Friday, May 7, 2010

vitamin D

Vitamin D is a fat-soluble vitamin. It can be dissolved in fat. Vitamin D is carried through the body by fat and stored in fat tissue. Getting too much can be harmful. Vitamin D can be produced in the body, as well as, obtained from the diet.

What food source is the nutrient found in?
The most reliable source of vitamin D, in the US diet, is fortified milk. All milk sold in the United States is fortified with vitamin D. Vitamin D is also present in:

* cheese
* butter
* margarine
* cream
* some soy milks
* eggs
* liver
* fish such as sardines and salmon
* cod liver oil
* fortified cereals

Vitamin D is called the sunshine vitamin. This is because the body can make vitamin D after sunlight, or ultraviolet light, hits the skin. Ten to 15 minutes of sun exposure 3 times a week is all the body needs. Older people are less efficient with this conversion.

How does the nutrient affect the body?
Vitamin D helps build strong and healthy bones and teeth. It does this by helping the body to absorb the minerals calcium and phosphorous and to deposit them in bones and teeth.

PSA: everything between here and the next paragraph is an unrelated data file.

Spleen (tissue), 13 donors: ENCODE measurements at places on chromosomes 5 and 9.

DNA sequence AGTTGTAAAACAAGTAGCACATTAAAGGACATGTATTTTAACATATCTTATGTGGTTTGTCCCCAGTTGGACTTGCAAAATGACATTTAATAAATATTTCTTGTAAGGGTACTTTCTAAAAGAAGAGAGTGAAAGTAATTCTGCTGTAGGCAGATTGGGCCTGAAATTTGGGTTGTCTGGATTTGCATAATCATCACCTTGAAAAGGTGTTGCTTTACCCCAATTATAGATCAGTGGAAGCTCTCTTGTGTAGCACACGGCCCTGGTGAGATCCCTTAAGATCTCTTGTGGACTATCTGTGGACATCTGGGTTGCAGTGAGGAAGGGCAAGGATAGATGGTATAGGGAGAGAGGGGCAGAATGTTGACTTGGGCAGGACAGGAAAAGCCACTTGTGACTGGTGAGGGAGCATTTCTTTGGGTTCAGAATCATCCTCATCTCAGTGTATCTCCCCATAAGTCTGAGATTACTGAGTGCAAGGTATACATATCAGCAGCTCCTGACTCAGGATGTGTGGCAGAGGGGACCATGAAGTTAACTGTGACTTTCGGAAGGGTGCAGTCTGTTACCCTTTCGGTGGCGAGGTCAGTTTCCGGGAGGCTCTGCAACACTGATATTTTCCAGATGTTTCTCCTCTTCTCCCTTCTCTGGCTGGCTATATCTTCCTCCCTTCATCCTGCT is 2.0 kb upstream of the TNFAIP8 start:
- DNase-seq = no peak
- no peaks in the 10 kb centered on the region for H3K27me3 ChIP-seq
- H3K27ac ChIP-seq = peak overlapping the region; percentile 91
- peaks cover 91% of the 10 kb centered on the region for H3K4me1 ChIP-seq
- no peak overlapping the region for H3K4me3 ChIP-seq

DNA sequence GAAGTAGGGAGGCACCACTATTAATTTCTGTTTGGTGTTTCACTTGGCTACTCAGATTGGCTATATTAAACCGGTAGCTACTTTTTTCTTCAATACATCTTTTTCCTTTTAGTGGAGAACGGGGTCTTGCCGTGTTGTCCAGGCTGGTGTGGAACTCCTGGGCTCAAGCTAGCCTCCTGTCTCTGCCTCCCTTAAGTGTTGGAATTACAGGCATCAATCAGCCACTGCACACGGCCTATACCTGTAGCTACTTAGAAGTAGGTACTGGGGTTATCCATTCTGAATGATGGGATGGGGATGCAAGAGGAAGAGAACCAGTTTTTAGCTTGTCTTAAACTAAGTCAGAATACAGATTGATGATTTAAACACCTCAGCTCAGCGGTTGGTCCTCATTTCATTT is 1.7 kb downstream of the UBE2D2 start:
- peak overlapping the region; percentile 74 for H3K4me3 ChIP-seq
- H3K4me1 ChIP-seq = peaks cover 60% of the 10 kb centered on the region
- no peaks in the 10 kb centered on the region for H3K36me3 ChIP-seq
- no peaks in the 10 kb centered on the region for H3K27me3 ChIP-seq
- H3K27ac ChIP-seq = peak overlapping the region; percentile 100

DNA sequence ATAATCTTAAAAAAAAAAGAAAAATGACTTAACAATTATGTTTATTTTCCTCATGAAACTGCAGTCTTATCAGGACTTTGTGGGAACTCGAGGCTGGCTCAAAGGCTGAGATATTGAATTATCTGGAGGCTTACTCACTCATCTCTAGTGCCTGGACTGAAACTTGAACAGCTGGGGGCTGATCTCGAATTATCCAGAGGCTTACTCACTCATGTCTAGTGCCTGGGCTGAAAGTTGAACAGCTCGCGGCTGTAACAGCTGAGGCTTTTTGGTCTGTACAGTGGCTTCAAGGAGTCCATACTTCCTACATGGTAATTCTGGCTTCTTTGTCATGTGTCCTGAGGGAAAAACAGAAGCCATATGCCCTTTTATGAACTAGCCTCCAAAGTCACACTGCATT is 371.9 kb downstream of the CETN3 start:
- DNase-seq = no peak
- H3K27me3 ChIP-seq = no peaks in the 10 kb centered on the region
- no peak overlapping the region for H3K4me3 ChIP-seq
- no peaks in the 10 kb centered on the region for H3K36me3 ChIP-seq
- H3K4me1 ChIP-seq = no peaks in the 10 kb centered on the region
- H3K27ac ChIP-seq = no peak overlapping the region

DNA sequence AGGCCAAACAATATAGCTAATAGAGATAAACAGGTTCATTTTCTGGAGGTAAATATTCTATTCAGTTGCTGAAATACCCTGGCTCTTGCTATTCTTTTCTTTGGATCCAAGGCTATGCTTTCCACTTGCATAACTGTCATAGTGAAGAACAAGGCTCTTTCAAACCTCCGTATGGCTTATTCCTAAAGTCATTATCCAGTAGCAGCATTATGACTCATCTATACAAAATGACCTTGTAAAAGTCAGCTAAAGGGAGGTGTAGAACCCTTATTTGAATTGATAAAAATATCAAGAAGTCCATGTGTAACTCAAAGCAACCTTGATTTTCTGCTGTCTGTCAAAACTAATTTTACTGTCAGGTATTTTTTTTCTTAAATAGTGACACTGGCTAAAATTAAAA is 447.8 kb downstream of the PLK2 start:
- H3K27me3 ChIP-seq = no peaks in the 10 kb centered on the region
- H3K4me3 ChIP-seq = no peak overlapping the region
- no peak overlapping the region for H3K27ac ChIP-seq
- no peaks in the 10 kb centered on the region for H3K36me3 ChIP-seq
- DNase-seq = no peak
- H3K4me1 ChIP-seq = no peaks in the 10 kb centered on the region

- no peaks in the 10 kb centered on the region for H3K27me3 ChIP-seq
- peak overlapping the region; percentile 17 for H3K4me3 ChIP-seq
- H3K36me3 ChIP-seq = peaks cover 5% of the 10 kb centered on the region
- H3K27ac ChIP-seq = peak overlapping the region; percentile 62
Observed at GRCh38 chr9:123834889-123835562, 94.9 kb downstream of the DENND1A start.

If the body does not get enough vitamin D and calcium, a person is at higher risk for bone mass loss, which is known as osteoporosis. Low levels of vitamin D also increases the risk of bone softening, known as osteomalacia, in older adults. Children who do not get enough vitamin D over a long period may develop rickets, which is defective bone growth. Fortifying milk with vitamin D has made rickets extremely rare in the US.

Vitamin D is measured as micrograms (mcg) of cholecalciferol (koh-li-kal-sif-ah-rall). The Recommended Dietary Allowance, called RDA, for men and women, 25 to 50 years old, is 5 mcg per day. Children need twice as much daily vitamin D as adults, because their bones are still growing. Pregnant and lactating women also need 10 mcg per day.

Another common measurement for vitamin D is International Units, known as IU. The RDA, in IUs, for vitamin D for adults is 200 IU per day; for children, it is 400 IU per day; and for pregnant and lactating women, it is 400 IU.

In 1997, the recommendations were revised for vitamin D, doubling the amount for adults over age 50, going up to 400 IU or 10 mcg daily. People over age 70 need 600 IU or 15 mcg per day.

No one should have more than 2000 IU or 50 mcg per day of Vitamin D.

Because vitamin D dissolves in fat, it can build up in the fat tissues of the body. This can pose a problem for people taking high doses of vitamin D. While it is almost impossible to get too much vitamin D from foods or sunlight, it is easy to get too much from supplements. High doses of vitamin D can be toxic and cause:

* kidney stones or damage
* weak muscles
* weak bones
* excessive bleeding

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